In the call the Lord extended to me through you, you solemnly charge me, “to preach the gospel of our Lord among us in its truth and purity.” The call continues with other specifics, but that one is at the top. The Lord has called me as your pastor to speak his Word faithfully.

When I speak God’s Word to you, I need to be able to say with Ezekiel, “This is what the Lord God says.” I can’t base my sermon on what I think God might have said or what other people say that God says. That’s why I study God’s Word, in the original languages even as much as I can. It’s why you won’t hear me talk about politics or business from the pulpit or in bible study. Here in this place I am called not to tell you what I think, but what God says. That’s faithful preaching. But that doesn’t make ministry easy all the time.

Faithful ministering means telling people the truth even if they don’t want to hear it. And you know what? People don’t always like hearing what they don’t want to hear. Meaning ministry means confronting sin when we see it in each other. As a church, we tend to assign that work to pastors and elders, but I tell you that the message is far better heard and received when it comes from parents to children, and friends to friend. If you’re the pointer-outer of sin, I pray God gives you confidence to speak – not your words or judgment, but God’s words of warning. And if you’re the one being pointed out, then I pray you hear the ministry of your Christian brothers and sisters and turn from your sin and repent.

As much as we might want Christian ministry to be met with glee and gratitude, sin in our world and in the hearts of people will bring us too often rejection and resentment instead. But don’t shy from your ministry as if this was unexpected. The Lord flat-out told Ezekiel, “The people to whom I am sending you are obstinate and stubborn.” I don’t think people today are any different. But that didn’t stop Ezekiel. And it can’t stop us.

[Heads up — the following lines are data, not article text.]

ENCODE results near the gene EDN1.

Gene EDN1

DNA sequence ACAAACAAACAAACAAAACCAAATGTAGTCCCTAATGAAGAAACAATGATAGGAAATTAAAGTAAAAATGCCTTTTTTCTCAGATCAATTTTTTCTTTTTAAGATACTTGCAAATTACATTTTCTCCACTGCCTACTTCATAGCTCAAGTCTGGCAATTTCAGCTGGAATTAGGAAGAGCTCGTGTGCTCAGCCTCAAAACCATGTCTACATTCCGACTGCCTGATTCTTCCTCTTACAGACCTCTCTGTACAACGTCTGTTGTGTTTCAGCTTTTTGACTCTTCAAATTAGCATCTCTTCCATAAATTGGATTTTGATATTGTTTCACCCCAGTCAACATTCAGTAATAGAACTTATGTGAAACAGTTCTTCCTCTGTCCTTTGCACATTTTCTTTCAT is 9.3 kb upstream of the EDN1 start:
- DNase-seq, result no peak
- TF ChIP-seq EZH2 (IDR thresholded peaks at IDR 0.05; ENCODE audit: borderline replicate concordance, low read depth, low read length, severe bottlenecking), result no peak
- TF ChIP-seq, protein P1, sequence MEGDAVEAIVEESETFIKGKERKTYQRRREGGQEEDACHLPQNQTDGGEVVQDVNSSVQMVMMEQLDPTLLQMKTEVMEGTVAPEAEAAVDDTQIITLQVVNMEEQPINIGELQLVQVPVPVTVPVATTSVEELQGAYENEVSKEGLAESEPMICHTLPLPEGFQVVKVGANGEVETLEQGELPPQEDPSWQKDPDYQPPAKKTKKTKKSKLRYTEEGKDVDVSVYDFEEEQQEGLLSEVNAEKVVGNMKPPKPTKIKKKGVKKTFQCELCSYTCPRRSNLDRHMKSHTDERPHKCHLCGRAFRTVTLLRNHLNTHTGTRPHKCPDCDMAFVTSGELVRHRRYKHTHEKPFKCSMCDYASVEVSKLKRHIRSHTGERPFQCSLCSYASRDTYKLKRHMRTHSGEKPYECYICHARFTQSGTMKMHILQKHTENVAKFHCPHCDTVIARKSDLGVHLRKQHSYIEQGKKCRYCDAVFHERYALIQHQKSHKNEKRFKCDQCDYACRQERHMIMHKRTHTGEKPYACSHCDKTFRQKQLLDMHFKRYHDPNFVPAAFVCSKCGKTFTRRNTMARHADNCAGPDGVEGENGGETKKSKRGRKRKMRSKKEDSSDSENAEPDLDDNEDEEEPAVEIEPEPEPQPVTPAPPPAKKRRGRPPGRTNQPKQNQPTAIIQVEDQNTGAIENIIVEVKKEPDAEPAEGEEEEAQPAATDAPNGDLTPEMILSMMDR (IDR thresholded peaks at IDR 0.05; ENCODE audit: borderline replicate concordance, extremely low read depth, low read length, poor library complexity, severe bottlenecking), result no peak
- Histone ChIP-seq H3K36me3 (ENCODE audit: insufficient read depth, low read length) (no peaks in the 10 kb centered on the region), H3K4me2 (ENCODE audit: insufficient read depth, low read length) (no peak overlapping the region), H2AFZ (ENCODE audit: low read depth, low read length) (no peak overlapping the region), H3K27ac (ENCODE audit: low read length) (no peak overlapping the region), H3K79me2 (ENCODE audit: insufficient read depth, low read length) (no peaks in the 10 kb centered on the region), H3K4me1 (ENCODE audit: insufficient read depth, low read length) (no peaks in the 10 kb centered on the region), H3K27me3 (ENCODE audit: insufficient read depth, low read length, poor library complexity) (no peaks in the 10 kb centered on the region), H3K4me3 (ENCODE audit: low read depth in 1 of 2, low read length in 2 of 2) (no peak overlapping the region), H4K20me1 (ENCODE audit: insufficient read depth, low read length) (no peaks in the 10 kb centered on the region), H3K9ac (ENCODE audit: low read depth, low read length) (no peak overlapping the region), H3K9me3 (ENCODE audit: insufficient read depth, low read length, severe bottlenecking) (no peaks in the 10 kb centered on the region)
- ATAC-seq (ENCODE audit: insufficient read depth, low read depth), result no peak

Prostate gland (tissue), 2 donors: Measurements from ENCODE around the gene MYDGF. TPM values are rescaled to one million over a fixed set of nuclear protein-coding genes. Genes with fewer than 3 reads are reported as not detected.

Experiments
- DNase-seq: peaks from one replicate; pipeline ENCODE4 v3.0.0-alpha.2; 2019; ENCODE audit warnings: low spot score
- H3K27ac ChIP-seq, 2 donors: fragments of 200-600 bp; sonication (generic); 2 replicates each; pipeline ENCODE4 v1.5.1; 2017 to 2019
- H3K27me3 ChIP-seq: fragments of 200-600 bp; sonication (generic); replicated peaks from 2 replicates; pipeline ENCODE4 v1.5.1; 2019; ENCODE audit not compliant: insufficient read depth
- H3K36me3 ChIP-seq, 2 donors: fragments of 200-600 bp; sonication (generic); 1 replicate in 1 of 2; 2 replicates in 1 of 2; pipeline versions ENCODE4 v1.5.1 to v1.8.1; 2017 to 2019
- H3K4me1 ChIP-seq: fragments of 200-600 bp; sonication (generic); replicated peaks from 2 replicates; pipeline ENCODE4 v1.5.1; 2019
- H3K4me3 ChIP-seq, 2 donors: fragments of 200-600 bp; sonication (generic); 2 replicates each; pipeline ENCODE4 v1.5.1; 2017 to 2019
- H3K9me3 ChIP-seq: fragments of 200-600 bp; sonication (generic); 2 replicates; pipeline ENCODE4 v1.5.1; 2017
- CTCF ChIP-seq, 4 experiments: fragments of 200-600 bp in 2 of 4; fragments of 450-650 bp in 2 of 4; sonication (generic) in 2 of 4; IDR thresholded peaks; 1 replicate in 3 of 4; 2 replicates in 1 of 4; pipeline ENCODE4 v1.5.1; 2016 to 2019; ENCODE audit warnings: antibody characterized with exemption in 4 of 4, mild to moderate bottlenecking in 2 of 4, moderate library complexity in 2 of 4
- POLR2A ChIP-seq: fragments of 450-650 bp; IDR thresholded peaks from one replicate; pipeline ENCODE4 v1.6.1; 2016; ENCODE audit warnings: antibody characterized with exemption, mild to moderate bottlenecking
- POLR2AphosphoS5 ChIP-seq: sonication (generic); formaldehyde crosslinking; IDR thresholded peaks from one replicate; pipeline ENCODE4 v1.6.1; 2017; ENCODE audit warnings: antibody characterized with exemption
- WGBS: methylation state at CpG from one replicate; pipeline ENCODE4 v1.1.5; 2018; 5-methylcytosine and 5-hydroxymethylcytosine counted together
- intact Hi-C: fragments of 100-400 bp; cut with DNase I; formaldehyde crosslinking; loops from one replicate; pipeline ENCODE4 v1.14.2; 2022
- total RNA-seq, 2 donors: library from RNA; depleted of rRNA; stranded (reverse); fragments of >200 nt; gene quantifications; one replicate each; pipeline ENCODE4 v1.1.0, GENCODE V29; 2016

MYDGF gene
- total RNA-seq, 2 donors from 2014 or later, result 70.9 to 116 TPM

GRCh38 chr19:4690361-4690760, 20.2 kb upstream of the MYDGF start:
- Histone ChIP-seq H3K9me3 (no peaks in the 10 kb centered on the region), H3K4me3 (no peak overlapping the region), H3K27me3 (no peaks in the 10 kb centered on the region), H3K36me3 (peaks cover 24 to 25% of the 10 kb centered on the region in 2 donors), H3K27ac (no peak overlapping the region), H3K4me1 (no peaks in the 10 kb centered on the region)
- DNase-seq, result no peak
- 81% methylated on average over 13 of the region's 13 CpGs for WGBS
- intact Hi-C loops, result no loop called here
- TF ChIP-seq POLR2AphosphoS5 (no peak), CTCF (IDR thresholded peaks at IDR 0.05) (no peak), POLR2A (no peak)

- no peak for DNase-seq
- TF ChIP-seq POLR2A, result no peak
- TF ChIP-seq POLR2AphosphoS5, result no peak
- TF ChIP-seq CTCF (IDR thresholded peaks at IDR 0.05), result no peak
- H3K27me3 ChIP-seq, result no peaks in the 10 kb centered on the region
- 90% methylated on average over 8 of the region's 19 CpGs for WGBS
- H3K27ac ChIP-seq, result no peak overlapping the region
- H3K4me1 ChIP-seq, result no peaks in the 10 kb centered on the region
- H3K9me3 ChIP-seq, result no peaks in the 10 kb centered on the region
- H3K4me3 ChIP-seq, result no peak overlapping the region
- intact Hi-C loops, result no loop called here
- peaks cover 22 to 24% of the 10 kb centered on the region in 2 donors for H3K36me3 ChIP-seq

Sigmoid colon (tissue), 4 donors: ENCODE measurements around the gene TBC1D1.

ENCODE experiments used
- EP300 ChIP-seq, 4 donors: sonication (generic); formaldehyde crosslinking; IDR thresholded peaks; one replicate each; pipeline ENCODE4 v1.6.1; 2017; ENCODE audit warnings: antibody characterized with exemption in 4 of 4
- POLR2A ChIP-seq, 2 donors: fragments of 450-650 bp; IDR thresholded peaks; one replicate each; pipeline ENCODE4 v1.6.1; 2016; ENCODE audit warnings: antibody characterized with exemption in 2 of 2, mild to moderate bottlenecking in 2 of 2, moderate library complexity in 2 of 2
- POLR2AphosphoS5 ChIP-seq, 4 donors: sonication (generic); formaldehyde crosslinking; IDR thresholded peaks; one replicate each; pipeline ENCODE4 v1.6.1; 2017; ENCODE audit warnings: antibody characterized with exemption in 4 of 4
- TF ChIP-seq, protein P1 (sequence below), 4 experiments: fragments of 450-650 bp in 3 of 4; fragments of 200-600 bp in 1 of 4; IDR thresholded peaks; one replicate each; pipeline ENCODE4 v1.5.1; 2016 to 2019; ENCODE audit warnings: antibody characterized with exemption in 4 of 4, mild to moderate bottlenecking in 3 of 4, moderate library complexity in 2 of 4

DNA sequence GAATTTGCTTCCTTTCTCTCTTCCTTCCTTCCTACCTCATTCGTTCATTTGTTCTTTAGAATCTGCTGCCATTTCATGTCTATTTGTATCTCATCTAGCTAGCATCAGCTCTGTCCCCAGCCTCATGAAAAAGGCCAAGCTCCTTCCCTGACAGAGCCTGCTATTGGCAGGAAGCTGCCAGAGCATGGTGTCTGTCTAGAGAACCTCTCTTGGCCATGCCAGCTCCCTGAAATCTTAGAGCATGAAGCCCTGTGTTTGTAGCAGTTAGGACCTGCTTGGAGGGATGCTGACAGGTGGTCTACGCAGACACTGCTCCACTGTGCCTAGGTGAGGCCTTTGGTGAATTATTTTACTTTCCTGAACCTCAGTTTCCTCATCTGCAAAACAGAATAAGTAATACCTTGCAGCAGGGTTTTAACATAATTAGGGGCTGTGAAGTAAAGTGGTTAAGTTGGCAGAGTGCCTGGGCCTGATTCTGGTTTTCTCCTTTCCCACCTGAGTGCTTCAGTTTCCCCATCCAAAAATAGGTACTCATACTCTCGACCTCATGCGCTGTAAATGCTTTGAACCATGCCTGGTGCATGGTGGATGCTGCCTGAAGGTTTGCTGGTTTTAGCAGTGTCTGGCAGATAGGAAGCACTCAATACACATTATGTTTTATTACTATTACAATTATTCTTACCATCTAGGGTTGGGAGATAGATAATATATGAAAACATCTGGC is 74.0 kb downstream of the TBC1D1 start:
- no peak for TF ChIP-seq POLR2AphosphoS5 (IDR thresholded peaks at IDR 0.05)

After I had been a pastor a few years I came to appreciate a strange description God gives to Ezekiel in the very next chapter of this same book. God tells Ezekiel, “I will make you as unyielding and hardened as they are. I will make your forehead like the hardest stone, harder than flint. Do not be afraid of them or terrified by them, though they are a rebellious people.”(Ezek 3:8-9)

Fellow believers called into the most meaningful ministry, God has hardened us for the work at hand. If the culture changes around us, God’s Word still stands true and unchanged. If our friends, our neighbors, our families, reject the truth we speak, we simply look for other opportunities to speak the same truth. In Ezekiel’s ministry, not many believed. But some did. And because he kept speaking, some more did. Our ministries won’t always be welcomed by all, but they will always be welcomed by the One who matters. And the God of all power and strength, of all grace and mercy, will use our ministry to bring peace to some. And even if we don’t save the whole world, your ministry will mean the whole world to some. So start speaking. The truth. The full truth. And nothing but the truth. So help us God. Amen.